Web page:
Samoa bags 05

So you can see I borrowed the dividers & splash cover from my Petrol bag to store the preamp & two recorders in the bottom of the bag. As these three were the heaviest elements in the bag I wanted them lowest when the bag was on my back. The LowePro bag was deep enough that as with the Petrol bag the recorders could sit in it with their heavy duty batteries attached, and there was room for audio cables to be routed between preamp & recorder, and CLink between 744 and 722. The 302 preamp is quite shallow so I put my Petrol rain poncho underneath it.

Samoa bags 06

The other half of the bag was filled with headphones (in centre) and Canon s95 camera plus my Canon 40D camera (with 10-22mm lens attached) in the empty space on the left (its not in there as I was using it to take the photo) while in the centre was my 60mm lens and beside it my 70-300mm lens. On the right was my stash of batteries – I took a total of six heavy duty batteries, plus a box of AA batteries for the preamp, which I would keep refilling the AA battery holder from my Petrol bag. There was also room beside the 302 preamp & 744 for my tiny traveller camera tripod along with my timelapse controller, the Canon TCN80-3….

The lid of the LowePro bag has room for a laptop, although it wasn’t protected very well & also had to be taken out to actually fit in an overhead locker on the plane, which was a compromise I could live with and definitely better than putting my laptop in checked baggage. When flying I also put one of the two small external 750GB drives in my carry on bag and the other in my checked baggage. I also kept all the media I created on my laptop drive too, so my data was always securely in three places….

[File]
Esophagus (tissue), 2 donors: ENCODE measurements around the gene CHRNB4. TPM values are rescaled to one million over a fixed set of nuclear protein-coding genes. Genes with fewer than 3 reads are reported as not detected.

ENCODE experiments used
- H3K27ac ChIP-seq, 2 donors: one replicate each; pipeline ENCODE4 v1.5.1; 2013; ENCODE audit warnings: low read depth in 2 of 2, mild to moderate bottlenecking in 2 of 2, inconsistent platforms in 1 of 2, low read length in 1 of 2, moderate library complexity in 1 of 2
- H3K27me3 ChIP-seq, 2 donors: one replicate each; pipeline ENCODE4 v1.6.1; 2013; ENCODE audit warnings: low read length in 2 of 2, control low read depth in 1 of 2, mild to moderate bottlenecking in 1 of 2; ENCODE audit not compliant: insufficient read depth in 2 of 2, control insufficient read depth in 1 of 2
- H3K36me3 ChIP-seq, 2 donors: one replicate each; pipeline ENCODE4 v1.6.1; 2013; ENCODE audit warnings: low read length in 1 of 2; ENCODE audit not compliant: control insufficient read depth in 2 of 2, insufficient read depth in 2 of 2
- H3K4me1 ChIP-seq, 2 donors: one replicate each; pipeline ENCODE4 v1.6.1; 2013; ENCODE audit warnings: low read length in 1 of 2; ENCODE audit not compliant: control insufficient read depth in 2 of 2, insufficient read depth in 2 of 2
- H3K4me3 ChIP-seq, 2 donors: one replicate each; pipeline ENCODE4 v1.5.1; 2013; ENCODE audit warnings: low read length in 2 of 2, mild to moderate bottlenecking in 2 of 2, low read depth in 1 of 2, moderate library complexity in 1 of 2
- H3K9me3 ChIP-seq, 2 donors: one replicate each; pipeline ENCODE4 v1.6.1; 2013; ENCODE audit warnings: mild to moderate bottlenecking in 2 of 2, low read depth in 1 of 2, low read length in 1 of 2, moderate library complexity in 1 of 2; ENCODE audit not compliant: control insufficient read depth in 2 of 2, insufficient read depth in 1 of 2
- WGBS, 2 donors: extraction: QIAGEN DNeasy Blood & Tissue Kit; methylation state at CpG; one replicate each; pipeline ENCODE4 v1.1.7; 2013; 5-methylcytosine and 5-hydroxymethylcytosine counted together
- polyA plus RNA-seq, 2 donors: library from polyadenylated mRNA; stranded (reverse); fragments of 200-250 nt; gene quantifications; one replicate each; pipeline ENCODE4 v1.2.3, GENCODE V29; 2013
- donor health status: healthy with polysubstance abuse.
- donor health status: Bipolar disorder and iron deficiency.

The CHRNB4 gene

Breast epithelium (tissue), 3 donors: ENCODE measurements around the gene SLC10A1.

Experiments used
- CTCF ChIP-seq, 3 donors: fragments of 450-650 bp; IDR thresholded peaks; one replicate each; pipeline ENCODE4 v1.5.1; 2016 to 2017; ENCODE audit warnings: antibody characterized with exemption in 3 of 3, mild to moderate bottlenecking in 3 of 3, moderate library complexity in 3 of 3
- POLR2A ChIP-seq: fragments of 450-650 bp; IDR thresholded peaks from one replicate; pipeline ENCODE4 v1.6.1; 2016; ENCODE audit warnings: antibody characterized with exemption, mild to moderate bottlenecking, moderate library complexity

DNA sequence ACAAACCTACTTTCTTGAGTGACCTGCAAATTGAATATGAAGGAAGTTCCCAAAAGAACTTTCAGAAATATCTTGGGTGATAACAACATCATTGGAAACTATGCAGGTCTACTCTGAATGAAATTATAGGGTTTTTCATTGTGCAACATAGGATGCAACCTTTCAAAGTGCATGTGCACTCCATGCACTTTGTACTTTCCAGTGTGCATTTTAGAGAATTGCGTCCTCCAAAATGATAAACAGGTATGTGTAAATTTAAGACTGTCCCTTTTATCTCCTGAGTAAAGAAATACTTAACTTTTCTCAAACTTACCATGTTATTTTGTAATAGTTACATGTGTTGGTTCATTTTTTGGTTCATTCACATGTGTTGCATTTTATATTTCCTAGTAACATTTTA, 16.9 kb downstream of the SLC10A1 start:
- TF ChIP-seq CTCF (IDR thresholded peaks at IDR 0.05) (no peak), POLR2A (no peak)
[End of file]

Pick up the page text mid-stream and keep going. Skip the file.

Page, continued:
Overall I was very happy with how this whole kit performed, and I’ll be taking the same bags & mics on Samoa trip number 2 in June. Neither of the recorders ever failed me. But having the two recorders gave me peace of mind plus I could split the kits up, which I did a few times eg one day when I went rain recording I took only the 722, the Sanken mic, headphones & a brolly… Funnily enough also in the lid of the LowePro bag is another backpack! Its a lightweight one, a daypack really, but perfect for quick lightweight missions!

Samoa bags 07

What else did I learn on my mission? Well let me talk a little bit about time. This subject is prompted partly by the film I was recording material for – O Le Tulafale by Tusi Timasese – which features a couple of scenes where time of day, and time passing is very, very important. Knowing this meant I had writ large on my record list: TIME OF DAY MATTERS. Its funny, I’ve been recording sounds and specifically ambiences for films for over 2 decades now, but this was the first time I really truly realised how important time of day is to a recording.